Business Email Compromise: A Global Menace

The Scale of Financial Crime — Part 4

March 14, 2024 by Nasdaq Verafin

First identified in the early 2010s by the FBI as a financial cyber threat, Business Email Compromise (BEC) has evolved into a global menace to the integrity of our financial system. Nasdaq’s 2024 Global Financial Crime Report attributed $10 billion in losses to cyber-enabled scams last year alone, with BEC comprising the bulk of that number at $6.7 billion globally. Shouldered by organizations of all sizes, from massive corporations to mom-and-pop businesses, government departments, non-profits, academic institutions, and title companies, BEC is pervasive — and its impacts are greater than financial loss.

Losing More than Money

BEC has life-changing consequences. From financial ruin to lost business, lawsuits, and the risk of further data breaches, the repercussions can severely impact the reputation and growth of an organization. Clients of the company may be affected, jeopardizing major purchases such as property transactions, and in severe cases the business may not survive the financial loss, risking the careers and earnings of employees. No dollar value can capture this toll. It is immeasurable — and preventable.

Business Email Compromise is Evolving

A form of authorized push payment (APP) fraud, BEC has grown more sophisticated and lucrative over the past decade as bad actors have improved phishing tactics, honed email spoofing, and increasingly collaborated and abused emerging technology such as artificial intelligence and cryptocurrency. Unfettered by laws or regulations, criminals have escalated their deceit beyond using just fake CEO business emails to utilize social engineering techniques, targeting transactions of all kinds.

A sub-category of BEC fraud, Real Estate Wire Fraud (REWF), has become a preferred method for criminals given the high value of real estate transactions. This form of BEC fraud can be catastrophic, with individuals often losing their savings and the home involved in the purchase. In the Nasdaq report, Lilah Jones, a victim of REWF, shares how the experience jeopardized over $120,000 and her dream home.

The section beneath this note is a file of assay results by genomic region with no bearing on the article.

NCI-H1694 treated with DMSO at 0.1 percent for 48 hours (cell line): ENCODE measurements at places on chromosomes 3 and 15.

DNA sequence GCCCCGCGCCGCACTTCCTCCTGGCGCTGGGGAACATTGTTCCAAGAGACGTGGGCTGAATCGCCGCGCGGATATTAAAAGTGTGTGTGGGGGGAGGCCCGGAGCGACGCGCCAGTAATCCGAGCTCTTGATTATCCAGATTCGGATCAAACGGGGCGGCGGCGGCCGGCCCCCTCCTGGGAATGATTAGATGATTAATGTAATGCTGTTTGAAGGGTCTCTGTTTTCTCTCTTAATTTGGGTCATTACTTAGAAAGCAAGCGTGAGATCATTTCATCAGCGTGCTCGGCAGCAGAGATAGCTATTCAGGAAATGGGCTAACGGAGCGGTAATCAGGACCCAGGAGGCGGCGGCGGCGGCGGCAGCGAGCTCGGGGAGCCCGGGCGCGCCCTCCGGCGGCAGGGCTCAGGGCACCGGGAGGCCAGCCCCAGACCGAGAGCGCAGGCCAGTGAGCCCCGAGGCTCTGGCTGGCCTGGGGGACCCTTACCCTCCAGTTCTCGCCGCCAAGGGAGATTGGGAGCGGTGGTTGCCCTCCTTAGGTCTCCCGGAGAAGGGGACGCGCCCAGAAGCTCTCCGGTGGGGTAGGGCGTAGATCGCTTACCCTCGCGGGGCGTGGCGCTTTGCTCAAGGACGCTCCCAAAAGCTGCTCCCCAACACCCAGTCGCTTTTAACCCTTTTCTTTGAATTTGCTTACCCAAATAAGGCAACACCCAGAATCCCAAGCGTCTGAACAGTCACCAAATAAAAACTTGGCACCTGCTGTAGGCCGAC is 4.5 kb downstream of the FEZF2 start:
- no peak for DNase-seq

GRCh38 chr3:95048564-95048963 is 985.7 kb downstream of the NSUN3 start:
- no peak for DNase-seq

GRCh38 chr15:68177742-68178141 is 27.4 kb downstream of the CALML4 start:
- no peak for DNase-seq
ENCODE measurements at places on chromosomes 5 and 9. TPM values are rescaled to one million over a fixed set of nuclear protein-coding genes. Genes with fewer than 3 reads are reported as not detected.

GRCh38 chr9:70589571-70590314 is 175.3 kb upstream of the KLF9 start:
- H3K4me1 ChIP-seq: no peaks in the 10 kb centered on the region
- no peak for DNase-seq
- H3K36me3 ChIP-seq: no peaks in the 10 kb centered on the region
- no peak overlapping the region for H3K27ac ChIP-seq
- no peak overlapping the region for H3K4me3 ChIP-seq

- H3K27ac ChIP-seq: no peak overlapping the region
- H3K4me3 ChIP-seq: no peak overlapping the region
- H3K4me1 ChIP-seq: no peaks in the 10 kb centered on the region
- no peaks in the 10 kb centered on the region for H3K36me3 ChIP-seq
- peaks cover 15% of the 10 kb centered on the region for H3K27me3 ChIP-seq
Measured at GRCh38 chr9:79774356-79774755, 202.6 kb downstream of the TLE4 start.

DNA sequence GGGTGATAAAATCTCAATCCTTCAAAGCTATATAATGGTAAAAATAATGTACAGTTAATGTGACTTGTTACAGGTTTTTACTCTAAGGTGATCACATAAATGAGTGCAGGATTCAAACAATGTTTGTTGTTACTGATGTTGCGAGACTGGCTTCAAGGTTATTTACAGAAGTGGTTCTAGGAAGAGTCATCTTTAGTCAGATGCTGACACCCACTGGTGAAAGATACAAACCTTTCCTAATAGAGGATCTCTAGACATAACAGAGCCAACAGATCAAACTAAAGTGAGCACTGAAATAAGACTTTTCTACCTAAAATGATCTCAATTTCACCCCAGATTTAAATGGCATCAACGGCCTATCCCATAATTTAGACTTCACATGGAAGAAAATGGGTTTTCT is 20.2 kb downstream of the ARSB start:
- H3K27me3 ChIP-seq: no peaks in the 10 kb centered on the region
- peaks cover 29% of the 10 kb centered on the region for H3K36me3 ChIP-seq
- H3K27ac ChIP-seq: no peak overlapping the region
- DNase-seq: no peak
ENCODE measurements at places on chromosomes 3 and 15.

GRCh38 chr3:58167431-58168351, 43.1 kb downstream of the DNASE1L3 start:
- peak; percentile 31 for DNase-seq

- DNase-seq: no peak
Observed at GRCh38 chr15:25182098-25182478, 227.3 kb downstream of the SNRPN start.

“Don’t assume it can’t be you. No matter what you do for a living, or where you are in your life or how efficient you think you are — nobody is above being scammed.”
– Lilah Jones, Business Email Compromise Survivor

Fighting Business Email Compromise: Tips for Financial Institutions

Financial institutions are critical in the fight to prevent the life-changing consequences of BEC and other forms of APP fraud. Awareness, technology, and collaboration are pivotal to decisive action.

Promote Awareness
Awareness of the warning signs of social engineering is a powerful first defense against BEC. Ensuring your staff can recognize red flags of common tactics, such as phishing, and encouraging your customers and corporate clients to learn the same is key to preventing a BEC attempt in its initial stages — before funds are moved.

Implement Effective Fraud Controls
Given the potentially lifechanging consequences of BEC, having an effective financial crime management platform in place is essential. Your solution should provide robust prevention over commonly exploited channels, such as wire, and combine behavioral evidence with consortium insights to allow you to truly understand the risk associated with a payor and payees who do not bank at your institution. Together with intelligent segmentation that considers the behaviors characteristic for businesses and title companies, and real-time analysis, you can interdict a suspicious payment before the funds leave your institution.

Collaborate to Fight Back
By collaborating and sharing information under the safe harbor authorized by section 314(b) of the USA PATRIOT Act, financial institutions can overcome siloes that hinder prevention and gain key insights into BEC attempts and other financial crimes spanning multiple institutions.

BEC is a major global concern. To protect customers and the integrity of our financial system, collective action by financial institutions and the industry at large is critical.


The Scale of Financial Crime Blog Series

Read the rest of the Scale of Financial Crime series — 5-minute blogs with key insights from the 2024 Global Financial Crime Report and tips for your financial institution to respond.

[Part 1] A $3.1 Trillion Financial Crime Epidemic
A quick overview of the world’s multi-trillion-dollar epidemic and its human impacts.

[Part 2] Romance Scams: A Heartless Reality
As romance scams cause billions in losses, the emotional toll is immeasurable.

[Part 3] Elder Fraud: Prevalent & Preventable
Elder fraud is drastically underreported — and still a $77.7 billion global issue.

[Part 5] Human Trafficking: A Humanitarian Crisis
Human trafficking is a $346.7 billion criminal enterprise where profit is above all else.

[Industry Commentary] Turning the Tide: Expert Insights on $3.1T in Financial Crime
Dive deeper into the Global Financial Crime Report with perspectives from industry experts.

Nasdaq Verafin provides cloud-based Financial Crime Management Technology solutions for Fraud Detection, AML/CFT Compliance, High-Risk Customer Management, Sanctions Screening and Management, and Information Sharing. More than 2,500 financial institutions globally, representing more than $8T in collective assets, use Nasdaq Verafin to prevent fraud and strengthen AML/CFT efforts. Leveraging our unique consortium data approach in targeted analytics with artificial intelligence and machine learning, Nasdaq Verafin significantly reduces false positive alerts and delivers context-rich insights to fight financial crime more efficiently and effectively. To learn how Nasdaq Verafin can help your institution fight fraud and money laundering, call 1-877-368-9986.